Students will have a near-equal number of percentage points to earn each letter grade. An 11-point range from 100% to 90% earns an A and 10-point ranges earn a B, C, D or F, corresponding to scores of 89% to 80%, 79% to 70%, 69% to 60%, and 59% to 50%, respectively.

The memo said on a traditional 100-point scale where the threshold to pass is 60%, the majority of the scale “is dedicated to describing shades of failure.” Under the new system, a student who scores 20 out of 100 on a test would receive the same grade as a student who scores 50 out of 100.

Throughout a semester, the memo said the “real harm” of a 100-point scale is amplified when “it can become nearly or literally impossible for a student to overcome low grades, decreasing motivation and engagement, as well as harming student teacher relationships.”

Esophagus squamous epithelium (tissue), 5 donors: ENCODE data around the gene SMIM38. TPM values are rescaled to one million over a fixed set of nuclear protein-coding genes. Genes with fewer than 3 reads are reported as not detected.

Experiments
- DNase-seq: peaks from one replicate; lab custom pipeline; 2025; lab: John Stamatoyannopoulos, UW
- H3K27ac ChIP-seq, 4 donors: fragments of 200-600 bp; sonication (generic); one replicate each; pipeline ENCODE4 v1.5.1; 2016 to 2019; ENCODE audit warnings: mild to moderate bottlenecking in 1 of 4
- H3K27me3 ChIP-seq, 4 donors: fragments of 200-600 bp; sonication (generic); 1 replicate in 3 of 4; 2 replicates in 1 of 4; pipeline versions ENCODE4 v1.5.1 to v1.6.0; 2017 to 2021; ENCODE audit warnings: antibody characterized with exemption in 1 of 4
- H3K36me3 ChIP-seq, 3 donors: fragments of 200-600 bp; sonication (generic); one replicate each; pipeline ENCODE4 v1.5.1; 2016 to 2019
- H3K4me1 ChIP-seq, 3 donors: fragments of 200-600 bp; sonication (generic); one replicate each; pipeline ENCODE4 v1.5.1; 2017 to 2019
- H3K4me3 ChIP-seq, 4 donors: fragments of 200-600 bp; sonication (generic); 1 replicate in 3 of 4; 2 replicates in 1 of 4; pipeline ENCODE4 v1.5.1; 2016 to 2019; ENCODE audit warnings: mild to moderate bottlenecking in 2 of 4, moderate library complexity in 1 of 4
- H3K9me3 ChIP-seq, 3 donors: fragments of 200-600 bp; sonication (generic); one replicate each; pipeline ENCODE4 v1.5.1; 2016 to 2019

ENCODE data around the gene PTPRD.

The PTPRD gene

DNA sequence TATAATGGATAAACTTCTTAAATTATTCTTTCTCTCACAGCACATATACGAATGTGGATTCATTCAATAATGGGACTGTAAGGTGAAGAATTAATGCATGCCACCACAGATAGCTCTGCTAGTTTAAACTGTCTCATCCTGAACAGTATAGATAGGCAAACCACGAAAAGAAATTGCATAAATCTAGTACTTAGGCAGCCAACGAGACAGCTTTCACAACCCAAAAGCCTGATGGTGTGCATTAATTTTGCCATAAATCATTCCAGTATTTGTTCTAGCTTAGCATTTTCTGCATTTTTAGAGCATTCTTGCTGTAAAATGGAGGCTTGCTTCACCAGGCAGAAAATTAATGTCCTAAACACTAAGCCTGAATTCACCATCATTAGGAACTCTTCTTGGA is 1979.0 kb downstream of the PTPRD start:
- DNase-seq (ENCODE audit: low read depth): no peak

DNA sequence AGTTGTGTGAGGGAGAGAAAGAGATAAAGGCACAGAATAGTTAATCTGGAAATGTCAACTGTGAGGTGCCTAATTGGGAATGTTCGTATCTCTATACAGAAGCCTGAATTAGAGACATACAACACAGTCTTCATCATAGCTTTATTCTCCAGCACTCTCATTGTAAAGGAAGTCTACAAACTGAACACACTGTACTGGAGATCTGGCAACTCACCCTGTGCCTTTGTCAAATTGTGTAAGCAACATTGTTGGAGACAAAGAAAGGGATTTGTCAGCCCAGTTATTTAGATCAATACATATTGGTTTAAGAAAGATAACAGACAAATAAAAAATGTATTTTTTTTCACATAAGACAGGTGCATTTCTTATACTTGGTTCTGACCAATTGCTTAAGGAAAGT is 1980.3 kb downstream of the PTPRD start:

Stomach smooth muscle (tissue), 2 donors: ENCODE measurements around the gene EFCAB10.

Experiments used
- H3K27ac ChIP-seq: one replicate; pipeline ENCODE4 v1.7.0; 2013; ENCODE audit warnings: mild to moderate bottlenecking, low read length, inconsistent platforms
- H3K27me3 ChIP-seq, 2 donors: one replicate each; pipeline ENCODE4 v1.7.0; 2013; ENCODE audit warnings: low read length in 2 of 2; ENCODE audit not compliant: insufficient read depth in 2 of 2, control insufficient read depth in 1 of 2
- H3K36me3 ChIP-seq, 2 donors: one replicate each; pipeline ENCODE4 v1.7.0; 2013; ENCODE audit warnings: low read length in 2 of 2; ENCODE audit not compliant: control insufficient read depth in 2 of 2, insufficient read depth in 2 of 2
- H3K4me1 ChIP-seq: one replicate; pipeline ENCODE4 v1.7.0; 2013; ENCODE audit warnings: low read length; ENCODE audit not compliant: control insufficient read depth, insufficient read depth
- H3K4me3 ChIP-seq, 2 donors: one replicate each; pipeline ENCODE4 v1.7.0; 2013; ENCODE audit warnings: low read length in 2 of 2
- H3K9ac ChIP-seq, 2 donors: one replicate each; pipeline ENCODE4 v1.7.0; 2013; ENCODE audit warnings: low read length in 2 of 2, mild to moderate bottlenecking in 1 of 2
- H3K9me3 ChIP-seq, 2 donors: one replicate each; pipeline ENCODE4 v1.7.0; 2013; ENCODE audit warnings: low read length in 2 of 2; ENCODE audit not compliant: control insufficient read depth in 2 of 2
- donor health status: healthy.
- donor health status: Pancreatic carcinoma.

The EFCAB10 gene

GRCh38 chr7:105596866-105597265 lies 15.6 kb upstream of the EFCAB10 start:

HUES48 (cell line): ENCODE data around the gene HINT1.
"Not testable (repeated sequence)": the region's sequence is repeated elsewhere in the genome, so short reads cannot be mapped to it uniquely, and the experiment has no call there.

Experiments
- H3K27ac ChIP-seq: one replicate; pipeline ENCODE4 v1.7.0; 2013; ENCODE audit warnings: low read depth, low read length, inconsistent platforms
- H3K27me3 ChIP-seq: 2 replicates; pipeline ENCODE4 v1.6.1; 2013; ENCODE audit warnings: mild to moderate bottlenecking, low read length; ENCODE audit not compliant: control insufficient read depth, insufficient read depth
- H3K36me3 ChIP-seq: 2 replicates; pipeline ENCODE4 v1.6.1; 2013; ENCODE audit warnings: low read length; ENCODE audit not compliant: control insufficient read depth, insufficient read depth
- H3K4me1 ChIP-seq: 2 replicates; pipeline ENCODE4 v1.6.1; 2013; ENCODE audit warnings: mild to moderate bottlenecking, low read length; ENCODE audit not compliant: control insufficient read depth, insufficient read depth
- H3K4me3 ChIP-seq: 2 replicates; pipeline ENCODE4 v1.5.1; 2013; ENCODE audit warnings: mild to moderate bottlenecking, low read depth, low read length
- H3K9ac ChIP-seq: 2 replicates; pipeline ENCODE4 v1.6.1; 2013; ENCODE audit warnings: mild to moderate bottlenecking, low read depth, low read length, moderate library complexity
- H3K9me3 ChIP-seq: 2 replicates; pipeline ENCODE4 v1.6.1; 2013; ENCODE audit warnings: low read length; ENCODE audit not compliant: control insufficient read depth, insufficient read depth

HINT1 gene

Pete Opps, a history teacher at La Follette and an active member of Madison Teachers Inc., said there’s been a mixed reaction to the grading scale change.

He said some teachers worry it could be a disincentive for students to complete assignments, while others understand the intent of not wanting students to fall too far behind they give up on a class.

“With the grading scale, it will be problematic for some folks,” Opps said. “But with a little time and a little experience with this, I think everybody’s going to come around.”

Peter Goff, an assistant professor in educational leadership and policy analysis at UW-Madison, said with the introduction of the equal interval grading scale, the district should clearly define to students and parents what it means to earn each letter grade.

A skeptic of using a 100-point scale to determine final grades, Goff said the traditional letter-based system in the United States “doesn’t convey knowledge, it’s not useful in any sort of pedagogical way.”

Goff hopes the grading change will get people to re-examine traditional notions how learning is assessed, but he said he finds it surprising the district is making the switch during a pandemic.